Writing Challenges To Keep You Writing

By on September 19, 2017

All writers need some extra motivation from time to time, and while we may try our best to stick to our carefully planned out writing schedules, it is easy to fall off the wagon. Finding time to write can be tricky. Many of us have other jobs and busy family lives to attend to and being able to sit down for a proper productive writing session is something many writers consider to be a luxury.

However, by continuing to challenge yourself as a writer, you can stay motivated, keep learning and keep those creative cogs turning as well. Honing your creative skills, being more disciplined and striving to improve is key to any writer’s success.

So here are some creative writing challenges to try - ones which might help fire up your imagination and make you more determined to prioritise your writing over anything else.

National novel writing month

National novel writing month is a fantastic challenge where writers are asked to write a 50,000-word novel in just one month. To some, it might sound like a massive challenge but if you have the time and motivation to achieve it, just think how proud of yourself you’ll be!

Short story writing with a writing buddy

Find a writing buddy and promise each other you’ll complete one short story a week which you can then send to each other and critique. This will help you refine the art of storytelling, and because another person is involved, you are more likely to stick to your deadlines too. This can work by writing a chapter of your novel a week too if that’s what you would prefer to concentrate on.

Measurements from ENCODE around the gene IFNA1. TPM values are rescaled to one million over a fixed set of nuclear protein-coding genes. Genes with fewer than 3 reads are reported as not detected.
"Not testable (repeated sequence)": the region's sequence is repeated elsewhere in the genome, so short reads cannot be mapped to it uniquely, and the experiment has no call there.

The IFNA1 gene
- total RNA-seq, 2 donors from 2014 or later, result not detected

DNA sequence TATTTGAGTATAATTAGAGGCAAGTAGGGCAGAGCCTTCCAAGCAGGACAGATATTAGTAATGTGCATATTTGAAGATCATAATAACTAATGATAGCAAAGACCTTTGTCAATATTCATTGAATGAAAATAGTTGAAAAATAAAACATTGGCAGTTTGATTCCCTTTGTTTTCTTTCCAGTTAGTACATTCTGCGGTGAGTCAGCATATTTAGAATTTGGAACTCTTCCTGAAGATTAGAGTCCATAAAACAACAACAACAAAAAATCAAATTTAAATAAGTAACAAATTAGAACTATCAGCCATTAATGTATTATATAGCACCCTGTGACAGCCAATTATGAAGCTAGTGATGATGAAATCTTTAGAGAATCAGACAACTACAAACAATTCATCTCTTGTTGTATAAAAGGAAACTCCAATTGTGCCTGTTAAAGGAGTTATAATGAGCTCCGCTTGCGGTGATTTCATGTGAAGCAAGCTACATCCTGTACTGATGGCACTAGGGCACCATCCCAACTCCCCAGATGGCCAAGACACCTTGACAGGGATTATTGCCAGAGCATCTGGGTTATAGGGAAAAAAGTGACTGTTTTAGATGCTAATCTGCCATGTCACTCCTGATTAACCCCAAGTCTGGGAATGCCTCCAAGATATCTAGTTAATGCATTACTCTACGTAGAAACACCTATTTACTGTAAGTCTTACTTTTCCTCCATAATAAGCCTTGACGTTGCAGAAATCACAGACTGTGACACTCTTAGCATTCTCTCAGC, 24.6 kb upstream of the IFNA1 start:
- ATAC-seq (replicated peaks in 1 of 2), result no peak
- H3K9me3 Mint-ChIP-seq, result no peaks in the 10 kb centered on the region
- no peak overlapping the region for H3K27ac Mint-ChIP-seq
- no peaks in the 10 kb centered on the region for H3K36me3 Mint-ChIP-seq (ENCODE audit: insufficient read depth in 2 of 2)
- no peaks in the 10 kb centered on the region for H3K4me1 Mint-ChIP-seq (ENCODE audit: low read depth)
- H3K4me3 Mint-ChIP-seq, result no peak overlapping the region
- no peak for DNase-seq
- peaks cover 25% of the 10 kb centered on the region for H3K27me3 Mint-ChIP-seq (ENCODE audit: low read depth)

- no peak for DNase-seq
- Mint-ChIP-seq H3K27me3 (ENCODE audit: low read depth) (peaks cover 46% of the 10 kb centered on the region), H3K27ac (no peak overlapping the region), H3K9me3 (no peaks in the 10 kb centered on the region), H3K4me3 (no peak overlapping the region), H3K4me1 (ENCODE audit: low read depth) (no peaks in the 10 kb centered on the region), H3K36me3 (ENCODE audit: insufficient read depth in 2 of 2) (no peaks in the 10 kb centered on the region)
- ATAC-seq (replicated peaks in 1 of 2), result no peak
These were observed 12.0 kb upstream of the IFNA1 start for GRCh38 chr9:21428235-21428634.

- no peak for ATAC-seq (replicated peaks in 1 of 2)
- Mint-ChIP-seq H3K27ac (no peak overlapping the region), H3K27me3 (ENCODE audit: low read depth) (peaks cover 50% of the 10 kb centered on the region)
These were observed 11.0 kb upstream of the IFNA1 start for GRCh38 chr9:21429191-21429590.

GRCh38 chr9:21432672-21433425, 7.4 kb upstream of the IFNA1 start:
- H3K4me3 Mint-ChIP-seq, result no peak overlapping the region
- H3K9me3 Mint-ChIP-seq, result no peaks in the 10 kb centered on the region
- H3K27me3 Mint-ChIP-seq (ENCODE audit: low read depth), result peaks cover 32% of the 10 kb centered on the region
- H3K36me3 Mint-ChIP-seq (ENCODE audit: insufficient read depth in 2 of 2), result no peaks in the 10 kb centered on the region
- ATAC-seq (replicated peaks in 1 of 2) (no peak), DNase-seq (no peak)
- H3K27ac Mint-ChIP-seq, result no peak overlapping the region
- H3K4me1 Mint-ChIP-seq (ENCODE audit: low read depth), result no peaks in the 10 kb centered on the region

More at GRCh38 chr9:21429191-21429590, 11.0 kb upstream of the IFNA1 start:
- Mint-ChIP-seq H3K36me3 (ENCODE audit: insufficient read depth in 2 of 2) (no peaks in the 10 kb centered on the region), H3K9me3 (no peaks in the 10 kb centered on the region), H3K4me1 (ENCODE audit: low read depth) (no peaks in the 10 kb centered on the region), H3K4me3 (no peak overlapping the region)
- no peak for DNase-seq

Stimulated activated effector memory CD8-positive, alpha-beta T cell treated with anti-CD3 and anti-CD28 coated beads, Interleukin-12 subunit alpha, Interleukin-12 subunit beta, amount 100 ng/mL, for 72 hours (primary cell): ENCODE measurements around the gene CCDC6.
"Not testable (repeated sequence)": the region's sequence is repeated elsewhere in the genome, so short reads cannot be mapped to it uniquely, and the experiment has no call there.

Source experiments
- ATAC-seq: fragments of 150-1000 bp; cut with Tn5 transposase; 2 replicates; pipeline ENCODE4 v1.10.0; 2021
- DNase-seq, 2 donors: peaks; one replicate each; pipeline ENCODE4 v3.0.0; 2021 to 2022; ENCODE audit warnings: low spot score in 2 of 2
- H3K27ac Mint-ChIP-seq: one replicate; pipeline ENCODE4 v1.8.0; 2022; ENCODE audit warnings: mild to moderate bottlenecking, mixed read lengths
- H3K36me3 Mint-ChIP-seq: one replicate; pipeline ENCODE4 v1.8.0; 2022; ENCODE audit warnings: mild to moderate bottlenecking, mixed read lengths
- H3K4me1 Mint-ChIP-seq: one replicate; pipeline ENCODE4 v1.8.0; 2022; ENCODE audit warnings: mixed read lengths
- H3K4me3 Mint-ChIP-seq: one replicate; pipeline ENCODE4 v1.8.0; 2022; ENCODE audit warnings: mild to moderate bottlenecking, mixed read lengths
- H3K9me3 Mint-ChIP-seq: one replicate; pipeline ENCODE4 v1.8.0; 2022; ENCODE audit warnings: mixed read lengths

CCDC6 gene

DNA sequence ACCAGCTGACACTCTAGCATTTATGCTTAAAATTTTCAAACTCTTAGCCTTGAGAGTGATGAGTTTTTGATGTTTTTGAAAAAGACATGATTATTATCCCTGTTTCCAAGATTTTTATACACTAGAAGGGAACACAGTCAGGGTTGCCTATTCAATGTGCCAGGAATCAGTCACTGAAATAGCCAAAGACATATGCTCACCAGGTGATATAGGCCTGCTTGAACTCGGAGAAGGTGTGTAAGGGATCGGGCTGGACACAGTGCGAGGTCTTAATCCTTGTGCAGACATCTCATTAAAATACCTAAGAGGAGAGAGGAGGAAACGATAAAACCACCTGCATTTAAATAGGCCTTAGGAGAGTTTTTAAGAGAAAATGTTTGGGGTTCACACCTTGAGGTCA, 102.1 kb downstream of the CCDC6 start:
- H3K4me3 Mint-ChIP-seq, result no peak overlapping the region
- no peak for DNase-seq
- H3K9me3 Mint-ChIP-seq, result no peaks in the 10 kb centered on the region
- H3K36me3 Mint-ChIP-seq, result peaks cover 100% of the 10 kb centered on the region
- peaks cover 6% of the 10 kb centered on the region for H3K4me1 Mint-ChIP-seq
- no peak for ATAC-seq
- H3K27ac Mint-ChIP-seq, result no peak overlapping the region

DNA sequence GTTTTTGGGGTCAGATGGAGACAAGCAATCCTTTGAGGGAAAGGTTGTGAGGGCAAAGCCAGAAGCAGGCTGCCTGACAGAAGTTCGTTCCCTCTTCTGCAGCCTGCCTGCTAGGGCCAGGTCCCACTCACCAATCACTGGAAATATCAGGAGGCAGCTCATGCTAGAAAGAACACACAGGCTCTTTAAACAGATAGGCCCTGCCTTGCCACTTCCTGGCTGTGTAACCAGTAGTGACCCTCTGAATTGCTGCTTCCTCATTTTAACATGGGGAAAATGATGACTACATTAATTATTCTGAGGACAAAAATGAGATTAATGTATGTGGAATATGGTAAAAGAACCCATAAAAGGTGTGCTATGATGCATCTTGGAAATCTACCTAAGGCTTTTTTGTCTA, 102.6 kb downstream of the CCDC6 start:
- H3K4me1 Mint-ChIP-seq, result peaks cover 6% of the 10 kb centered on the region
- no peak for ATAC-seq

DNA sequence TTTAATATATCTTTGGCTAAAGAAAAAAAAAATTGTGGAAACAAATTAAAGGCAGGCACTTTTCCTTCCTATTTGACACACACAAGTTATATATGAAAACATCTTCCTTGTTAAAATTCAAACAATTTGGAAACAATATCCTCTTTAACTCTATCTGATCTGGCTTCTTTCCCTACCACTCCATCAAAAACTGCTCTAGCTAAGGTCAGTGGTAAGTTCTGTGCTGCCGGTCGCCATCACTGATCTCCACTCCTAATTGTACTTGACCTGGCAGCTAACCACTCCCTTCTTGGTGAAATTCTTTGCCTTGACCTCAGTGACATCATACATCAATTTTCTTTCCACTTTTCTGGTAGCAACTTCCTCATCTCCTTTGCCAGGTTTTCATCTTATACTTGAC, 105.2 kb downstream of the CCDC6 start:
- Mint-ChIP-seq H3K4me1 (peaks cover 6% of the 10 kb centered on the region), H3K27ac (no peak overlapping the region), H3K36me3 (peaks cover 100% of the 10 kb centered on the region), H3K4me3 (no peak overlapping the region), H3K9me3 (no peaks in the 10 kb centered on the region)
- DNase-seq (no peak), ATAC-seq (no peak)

A daily challenge

Try beginning the week by coming up with seven short story ideas. Then, each day, try to flesh one out. You don’t have to write loads, but try to complete a story a day. Creating an entire story regularly and challenging yourself to come up with fresh ideas each week is a good way of keeping you creative as well as writing all the time.

Style mimicking

Mimicking the style of another author can be an interesting way to challenge your versatility as a writer and help you find your unique voice. Make a list of topics or story ideas and then write a piece of fiction using another authors style. Or once you have finished a book by them, write another chapter to tag onto the end. To be even more inventive, try writing about a topic that the author would never usually write about themselves, i.e. a romance in the style of Stephen King and so on.

Emotion pieces

Try writing short pieces designed to evoke a very particular emotion from your reader. This will help you hone in on what it takes to connect with a reader and make them react emotionally. Some examples could be:

Make your reader laugh
Make your reader cry
Make your reader angry
Make your reader scared

Give them a go, and you’ll soon start to get a sense of what it takes to bring about an emotional impact.

Keeping your mind busy, experimenting with new styles and ideas and making sure you don’t get writing fatigue is so important to ensure you keep writing and stay motivated. So if you are able why not try the above challenges to see how they work for you? Let us know what great writing challenges you have taken part in too!

Bethany Cadman -author of 'Doctor Vanilla's Sunflowers'

Bethany Cadman -author of 'Doctor Vanilla's Sunflowers'

About Ty Cohen

One Comment

Leave a Reply

Your email address will not be published. Required fields are marked *